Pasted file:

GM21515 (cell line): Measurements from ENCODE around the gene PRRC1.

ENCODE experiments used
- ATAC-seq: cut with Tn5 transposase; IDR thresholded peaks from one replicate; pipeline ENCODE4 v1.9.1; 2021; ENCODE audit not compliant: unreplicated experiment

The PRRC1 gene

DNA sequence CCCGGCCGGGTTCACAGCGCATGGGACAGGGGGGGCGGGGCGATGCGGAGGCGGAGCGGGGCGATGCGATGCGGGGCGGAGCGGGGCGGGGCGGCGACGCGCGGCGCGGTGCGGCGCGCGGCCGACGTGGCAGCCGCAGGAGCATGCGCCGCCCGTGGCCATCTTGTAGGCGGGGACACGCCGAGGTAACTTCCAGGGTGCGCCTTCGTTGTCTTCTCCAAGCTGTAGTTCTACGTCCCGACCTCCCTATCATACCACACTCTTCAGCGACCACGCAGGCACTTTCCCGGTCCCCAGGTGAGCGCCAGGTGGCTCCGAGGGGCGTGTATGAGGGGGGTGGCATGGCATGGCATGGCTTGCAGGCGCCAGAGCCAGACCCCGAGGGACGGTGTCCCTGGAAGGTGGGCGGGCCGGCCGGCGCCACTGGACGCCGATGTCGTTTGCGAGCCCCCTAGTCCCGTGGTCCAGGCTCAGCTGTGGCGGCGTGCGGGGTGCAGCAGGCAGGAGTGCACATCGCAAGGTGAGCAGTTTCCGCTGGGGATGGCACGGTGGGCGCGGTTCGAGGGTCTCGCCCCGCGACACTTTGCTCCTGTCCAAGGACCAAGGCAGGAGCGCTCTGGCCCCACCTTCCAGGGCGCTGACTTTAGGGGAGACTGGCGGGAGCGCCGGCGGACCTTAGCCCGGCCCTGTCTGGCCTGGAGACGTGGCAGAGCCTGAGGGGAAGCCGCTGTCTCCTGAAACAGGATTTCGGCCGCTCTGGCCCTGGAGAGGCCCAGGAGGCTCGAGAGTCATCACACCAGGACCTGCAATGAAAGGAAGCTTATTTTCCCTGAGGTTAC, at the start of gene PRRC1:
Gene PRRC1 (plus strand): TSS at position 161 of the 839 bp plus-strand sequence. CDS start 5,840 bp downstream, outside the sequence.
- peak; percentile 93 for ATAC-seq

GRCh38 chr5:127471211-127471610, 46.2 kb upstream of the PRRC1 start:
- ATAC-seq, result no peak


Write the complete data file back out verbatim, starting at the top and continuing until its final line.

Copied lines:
GM21515 (cell line): Measurements from ENCODE around the gene PRRC1.

ENCODE experiments used
- ATAC-seq: cut with Tn5 transposase; IDR thresholded peaks from one replicate; pipeline ENCODE4 v1.9.1; 2021; ENCODE audit not compliant: unreplicated experiment

The PRRC1 gene

DNA sequence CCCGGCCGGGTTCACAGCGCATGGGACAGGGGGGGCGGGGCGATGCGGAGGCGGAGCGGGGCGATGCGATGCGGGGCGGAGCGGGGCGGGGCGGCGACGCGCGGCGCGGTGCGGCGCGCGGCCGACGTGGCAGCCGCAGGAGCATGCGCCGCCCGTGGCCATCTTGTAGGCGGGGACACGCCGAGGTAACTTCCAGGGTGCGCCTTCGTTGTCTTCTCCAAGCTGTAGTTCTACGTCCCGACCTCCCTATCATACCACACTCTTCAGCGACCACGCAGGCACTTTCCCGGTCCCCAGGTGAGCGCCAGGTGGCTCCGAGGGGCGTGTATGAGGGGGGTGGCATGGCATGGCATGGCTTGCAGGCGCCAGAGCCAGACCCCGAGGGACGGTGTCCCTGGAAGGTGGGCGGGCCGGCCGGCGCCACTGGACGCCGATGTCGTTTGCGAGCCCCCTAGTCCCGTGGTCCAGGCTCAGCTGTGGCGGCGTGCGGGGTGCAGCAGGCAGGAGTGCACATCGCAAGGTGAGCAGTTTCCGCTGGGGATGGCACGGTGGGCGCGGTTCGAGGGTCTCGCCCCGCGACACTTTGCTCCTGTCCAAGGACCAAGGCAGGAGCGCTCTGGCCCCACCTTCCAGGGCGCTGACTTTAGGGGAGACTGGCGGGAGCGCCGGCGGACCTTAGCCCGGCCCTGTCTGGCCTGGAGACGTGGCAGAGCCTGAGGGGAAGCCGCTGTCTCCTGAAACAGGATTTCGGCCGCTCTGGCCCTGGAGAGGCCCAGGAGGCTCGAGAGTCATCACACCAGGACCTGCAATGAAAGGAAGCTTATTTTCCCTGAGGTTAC, at the start of gene PRRC1:
Gene PRRC1 (plus strand): TSS at position 161 of the 839 bp plus-strand sequence. CDS start 5,840 bp downstream, outside the sequence.
- peak; percentile 93 for ATAC-seq

GRCh38 chr5:127471211-127471610, 46.2 kb upstream of the PRRC1 start:
- ATAC-seq, result no peak